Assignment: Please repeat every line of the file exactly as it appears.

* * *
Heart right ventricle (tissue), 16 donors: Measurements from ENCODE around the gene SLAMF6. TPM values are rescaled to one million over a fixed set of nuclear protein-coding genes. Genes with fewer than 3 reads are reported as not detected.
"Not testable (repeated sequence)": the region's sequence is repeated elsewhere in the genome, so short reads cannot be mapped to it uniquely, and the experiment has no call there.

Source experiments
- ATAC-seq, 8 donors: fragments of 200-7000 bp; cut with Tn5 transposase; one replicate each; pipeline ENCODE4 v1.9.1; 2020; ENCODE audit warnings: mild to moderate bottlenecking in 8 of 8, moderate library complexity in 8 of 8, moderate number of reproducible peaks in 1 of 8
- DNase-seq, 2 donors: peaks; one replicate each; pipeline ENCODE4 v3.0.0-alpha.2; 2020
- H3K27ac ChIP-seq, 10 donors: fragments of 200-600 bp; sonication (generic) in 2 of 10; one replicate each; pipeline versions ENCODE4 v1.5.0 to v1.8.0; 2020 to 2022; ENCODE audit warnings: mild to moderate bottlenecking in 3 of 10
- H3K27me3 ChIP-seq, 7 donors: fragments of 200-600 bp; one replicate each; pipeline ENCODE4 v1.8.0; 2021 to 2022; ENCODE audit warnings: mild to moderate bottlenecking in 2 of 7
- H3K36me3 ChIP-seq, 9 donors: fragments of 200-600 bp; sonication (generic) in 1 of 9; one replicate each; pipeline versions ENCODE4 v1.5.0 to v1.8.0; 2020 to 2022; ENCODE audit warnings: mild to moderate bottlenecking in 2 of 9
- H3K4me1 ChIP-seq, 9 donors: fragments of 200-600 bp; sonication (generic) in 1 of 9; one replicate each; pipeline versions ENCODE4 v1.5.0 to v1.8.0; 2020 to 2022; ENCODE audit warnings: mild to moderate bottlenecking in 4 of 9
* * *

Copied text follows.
Heart right ventricle (tissue), 16 donors: Measurements from ENCODE around the gene SLAMF6. TPM values are rescaled to one million over a fixed set of nuclear protein-coding genes. Genes with fewer than 3 reads are reported as not detected.
"Not testable (repeated sequence)": the region's sequence is repeated elsewhere in the genome, so short reads cannot be mapped to it uniquely, and the experiment has no call there.

Source experiments
- ATAC-seq, 8 donors: fragments of 200-7000 bp; cut with Tn5 transposase; one replicate each; pipeline ENCODE4 v1.9.1; 2020; ENCODE audit warnings: mild to moderate bottlenecking in 8 of 8, moderate library complexity in 8 of 8, moderate number of reproducible peaks in 1 of 8
- DNase-seq, 2 donors: peaks; one replicate each; pipeline ENCODE4 v3.0.0-alpha.2; 2020
- H3K27ac ChIP-seq, 10 donors: fragments of 200-600 bp; sonication (generic) in 2 of 10; one replicate each; pipeline versions ENCODE4 v1.5.0 to v1.8.0; 2020 to 2022; ENCODE audit warnings: mild to moderate bottlenecking in 3 of 10
- H3K27me3 ChIP-seq, 7 donors: fragments of 200-600 bp; one replicate each; pipeline ENCODE4 v1.8.0; 2021 to 2022; ENCODE audit warnings: mild to moderate bottlenecking in 2 of 7
- H3K36me3 ChIP-seq, 9 donors: fragments of 200-600 bp; sonication (generic) in 1 of 9; one replicate each; pipeline versions ENCODE4 v1.5.0 to v1.8.0; 2020 to 2022; ENCODE audit warnings: mild to moderate bottlenecking in 2 of 9
- H3K4me1 ChIP-seq, 9 donors: fragments of 200-600 bp; sonication (generic) in 1 of 9; one replicate each; pipeline versions ENCODE4 v1.5.0 to v1.8.0; 2020 to 2022; ENCODE audit warnings: mild to moderate bottlenecking in 4 of 9